Failed Resolutions (And How to Move On!)

New Year’s resolutions. I’ve always had mixed feelings about them. On one hand, it’s nice to have goals. But on the other hand, it seems like a pretty easy way for people to set themselves up for failure. After all, we only get one chance each year to “start over” – to make personal commitments that will better our lives. So in theory, our resolutions should be HUGE, right?

Wrong! New Year’s resolutions don’t have to be huge at all! In fact, the best resolutions always seem to be the small ones – the ones you know you can and will accomplish. Of course, this is something I learned the hard way…

A little over six years ago, I had just finished writing a picture book manuscript that I was very happy with. On New Year’s Eve, I promised myself that I would find a publisher for it. Well as most writers know, finding a publisher is one of those things that’s easier said than done! Still, I sent my manuscript out to just about every independent publisher under the sun, hoping that at least one of them would want to publish my book. But nobody did, and as I began receiving rejection letters by the handful, I felt like a total failure. My precious book baby had been rejected, and because of that, I was unable to fulfill my resolution. But of course, my biggest failure in that instance was the resolution itself. I NEVER should have made a resolution that was so heavily dependent on the choices and actions of others. As much as I wanted to, I couldn’t make anybody love my story. I couldn’t force anyone to publish my book. So that year, I suffered a major blow to my self-esteem as a writer. But I did succeed in one thing: learning a very valuable (albeit painful) lesson!

Fast forward to New Year’s Eve 2016! After the Great Fail of 2012, I had taken several years off from making New Year’s resolutions. So when some friends asked me what my resolution for 2017 would be, I froze like a cow in a tractor beam. Obviously, I wasn’t going to make the same mistake I made before. I wasn’t going to promise myself I would get published. BUT! What I could promise myself was progress on the manuscript I was working on at the time – a personal narrative for young adults about my experiences with OCD, agoraphobia, and panic disorder. It was a project I started for the sole purpose of helping teens with anxiety, but as I continued on, I realized it was also something I needed to do for myself – something that would give me some much needed closure on a very difficult chapter in my life. So instead of resolving to get it published, I simply promised myself that I would finish the book. And seven months later, after hours and hours of work, that’s exactly what I did!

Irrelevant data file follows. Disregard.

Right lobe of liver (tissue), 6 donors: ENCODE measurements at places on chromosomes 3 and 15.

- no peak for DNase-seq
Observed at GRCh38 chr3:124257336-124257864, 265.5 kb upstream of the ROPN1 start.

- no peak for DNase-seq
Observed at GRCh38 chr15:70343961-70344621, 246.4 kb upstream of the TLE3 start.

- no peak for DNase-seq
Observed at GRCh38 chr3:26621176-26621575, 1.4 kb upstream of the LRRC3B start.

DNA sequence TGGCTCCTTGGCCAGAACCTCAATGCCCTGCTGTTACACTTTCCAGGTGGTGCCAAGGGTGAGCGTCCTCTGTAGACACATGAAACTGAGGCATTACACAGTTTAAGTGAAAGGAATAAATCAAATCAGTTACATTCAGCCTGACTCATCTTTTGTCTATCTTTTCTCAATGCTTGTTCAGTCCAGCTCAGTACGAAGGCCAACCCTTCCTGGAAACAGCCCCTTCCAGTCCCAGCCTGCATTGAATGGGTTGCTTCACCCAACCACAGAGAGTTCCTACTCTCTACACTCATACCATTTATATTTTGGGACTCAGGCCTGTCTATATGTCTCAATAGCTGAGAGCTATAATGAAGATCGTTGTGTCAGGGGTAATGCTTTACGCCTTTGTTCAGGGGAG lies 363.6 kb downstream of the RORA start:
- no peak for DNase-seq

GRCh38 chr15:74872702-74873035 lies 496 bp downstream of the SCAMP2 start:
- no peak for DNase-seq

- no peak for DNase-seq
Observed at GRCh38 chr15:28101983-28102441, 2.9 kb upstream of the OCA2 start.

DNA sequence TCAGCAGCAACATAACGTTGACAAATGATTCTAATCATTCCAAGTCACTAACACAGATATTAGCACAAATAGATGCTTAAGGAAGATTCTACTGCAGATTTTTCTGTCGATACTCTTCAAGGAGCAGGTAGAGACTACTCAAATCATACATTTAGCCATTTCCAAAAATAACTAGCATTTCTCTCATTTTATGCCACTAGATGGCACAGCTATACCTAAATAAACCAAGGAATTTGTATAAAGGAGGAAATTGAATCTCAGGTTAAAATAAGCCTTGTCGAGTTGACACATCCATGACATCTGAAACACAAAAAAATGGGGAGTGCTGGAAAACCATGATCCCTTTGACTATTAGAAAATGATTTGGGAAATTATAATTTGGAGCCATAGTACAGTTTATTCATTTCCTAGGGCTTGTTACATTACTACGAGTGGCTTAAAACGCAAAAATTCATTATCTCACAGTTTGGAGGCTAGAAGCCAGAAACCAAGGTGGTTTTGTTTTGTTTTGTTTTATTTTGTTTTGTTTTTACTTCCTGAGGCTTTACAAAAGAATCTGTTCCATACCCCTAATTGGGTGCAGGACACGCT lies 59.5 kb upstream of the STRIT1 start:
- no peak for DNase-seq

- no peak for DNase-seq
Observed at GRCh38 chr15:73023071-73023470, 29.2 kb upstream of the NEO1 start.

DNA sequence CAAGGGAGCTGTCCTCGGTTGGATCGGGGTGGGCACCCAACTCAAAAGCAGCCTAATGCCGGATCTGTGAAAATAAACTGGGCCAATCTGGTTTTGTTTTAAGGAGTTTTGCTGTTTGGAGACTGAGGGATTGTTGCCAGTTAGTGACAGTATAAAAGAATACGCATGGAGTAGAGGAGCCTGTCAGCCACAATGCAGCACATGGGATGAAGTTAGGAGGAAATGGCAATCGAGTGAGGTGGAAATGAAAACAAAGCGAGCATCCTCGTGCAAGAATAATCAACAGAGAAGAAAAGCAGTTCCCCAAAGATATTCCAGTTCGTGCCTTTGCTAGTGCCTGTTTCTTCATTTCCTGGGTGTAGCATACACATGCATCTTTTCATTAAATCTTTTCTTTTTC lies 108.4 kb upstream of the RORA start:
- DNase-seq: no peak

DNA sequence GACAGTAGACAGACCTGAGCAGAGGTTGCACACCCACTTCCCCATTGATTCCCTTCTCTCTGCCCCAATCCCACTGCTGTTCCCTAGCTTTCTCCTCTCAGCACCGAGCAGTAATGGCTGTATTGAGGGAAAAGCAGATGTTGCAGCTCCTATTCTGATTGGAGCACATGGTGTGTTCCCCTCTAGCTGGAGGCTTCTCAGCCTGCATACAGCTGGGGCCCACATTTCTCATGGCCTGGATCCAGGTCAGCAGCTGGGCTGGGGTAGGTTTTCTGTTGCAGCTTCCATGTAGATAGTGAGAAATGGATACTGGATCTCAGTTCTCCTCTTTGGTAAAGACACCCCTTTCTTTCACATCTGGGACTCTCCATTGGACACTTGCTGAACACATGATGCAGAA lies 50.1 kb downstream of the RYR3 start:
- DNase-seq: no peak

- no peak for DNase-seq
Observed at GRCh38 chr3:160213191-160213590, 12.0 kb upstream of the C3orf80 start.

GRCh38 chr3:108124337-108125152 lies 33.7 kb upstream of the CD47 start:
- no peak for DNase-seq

After several unsuccessful attempts to find a publisher for my freshly completed narrative, I realized I needed to take a break from the project altogether. I had been staring at the same words for months on end, and since I felt in my heart that I had fulfilled my resolution, and I was happy with the way my narrative turned out in spite of the rejections, I gave myself permission to shift my focus back to picture books. After all, picture books have always been my greatest passion! And after polishing up a couple of old manuscripts that had been sitting in my desk for awhile, (including the one that led to The Great Fail of 2012), I began querying literary agents for representation. Two months later, after participating in #DVPit, a Twitter event where marginalized writers are invited to pitch their story ideas to agents and editors, I was able to connect with dream agents Meg LaTorre-Snyder and Marisa Corvisiero of the Corvisiero Literary Agency. We scheduled a phone call, and when they kindly offered me representation, I gladly accepted! (And by “gladly,” I mean I was jumping up and down with excitement, grateful that nobody but my dogs were nearby to see me engage in my ugliest and happiest of ugly-happy cries). And so I signed with Meg and Marisa, thankful for the opportunity to work with the agents of my dreams, and thrilled to take the next step in my career as a writer. Of course, signing as a picture book writer wasn’t AT ALL what I had planned on doing when resolved to finish my narrative, but it sure was a happy turn of events! And I couldn’t have asked for a better surprise!

Fast forward to . . . well, NOW! It’s a new year – the dawn of 2018 – and as I return to my desk after the holiday hubbub, I’m ready to make a brand new resolution. Not to get published, of course. (Though that would be awesome!) But no, my resolution this year is simply to be the best writer that I can be. I’ll work hard, I’ll stay proactive, I’ll be creative. I’ll do everything within my power to accomplish my goals. And the rest, I hope, will fall into place.